Blockchain provides a solution to the Byzantine General’s Problem. In this problem, several army factions surround a castle they hope to sack. A general leads each faction and one general is the lead general.
Only a simultaneous attack ensures victory. Also, since the factions surround the castle, they are dispersed, making centralized command difficult.
The generals must send messages between the factions to relay the attack time.
However, some generals are traitors and will not obey the command and worse, will relay the wrong attack time to the other generals. The generals do not know who is loyal and who is a traitor and there is no way to find out.
So, how do the factions ensure a coordinated attack to sack the castle?
Let’s apply this scenario to the blockchain. In a distributed ledger, any inputs (the messages) to the ledger (the agreed upon time of attack) must be trusted. Digital networks usually have millions of members (the generals) who are dispersed globally and there is no centralized command (no central governance), and it is impossible for you to know all the members.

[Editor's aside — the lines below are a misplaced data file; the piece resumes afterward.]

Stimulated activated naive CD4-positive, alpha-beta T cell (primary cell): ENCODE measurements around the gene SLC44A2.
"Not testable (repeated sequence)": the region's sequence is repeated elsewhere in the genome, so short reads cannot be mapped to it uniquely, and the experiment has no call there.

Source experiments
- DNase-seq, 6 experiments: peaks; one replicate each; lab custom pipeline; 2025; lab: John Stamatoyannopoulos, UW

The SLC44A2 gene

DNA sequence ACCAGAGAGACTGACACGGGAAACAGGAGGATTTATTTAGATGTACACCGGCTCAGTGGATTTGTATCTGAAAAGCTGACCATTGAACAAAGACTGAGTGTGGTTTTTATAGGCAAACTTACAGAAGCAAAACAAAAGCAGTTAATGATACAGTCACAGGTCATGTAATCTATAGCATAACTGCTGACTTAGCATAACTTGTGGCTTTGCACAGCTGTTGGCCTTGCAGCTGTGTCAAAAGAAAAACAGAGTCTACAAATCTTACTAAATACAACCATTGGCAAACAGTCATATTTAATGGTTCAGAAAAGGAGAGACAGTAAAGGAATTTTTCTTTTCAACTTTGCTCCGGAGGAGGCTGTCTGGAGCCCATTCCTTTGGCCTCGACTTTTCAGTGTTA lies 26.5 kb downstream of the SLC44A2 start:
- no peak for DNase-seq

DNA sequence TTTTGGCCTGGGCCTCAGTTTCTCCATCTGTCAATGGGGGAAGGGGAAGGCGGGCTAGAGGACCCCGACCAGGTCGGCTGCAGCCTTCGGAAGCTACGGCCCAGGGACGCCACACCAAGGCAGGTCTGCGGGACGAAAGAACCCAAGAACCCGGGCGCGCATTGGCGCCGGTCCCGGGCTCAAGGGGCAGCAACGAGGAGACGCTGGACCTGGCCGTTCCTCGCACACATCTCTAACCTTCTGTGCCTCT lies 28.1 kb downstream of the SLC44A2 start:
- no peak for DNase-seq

So how can you trust the other members of the network and ensure that the inputs to the distributed ledger are accurate and moreover, ensure that the ledger itself has the correct information?
Blockchain solves this problem and in the case of our Byzantine general, ensures that he can send trusted messages and lead a successful coordinated attack.
So the blockchain solves the issue of ensuring the message is:
- Delivered in a timely manner
- The original manner can be read by anyone in the knowledge it was written by the General
- The original manner can be read by anyone in the knowledge it has not been tampered with
How the Byzantine General Sacked the Castle: A Look Into Blockchain by Debraj Ghosh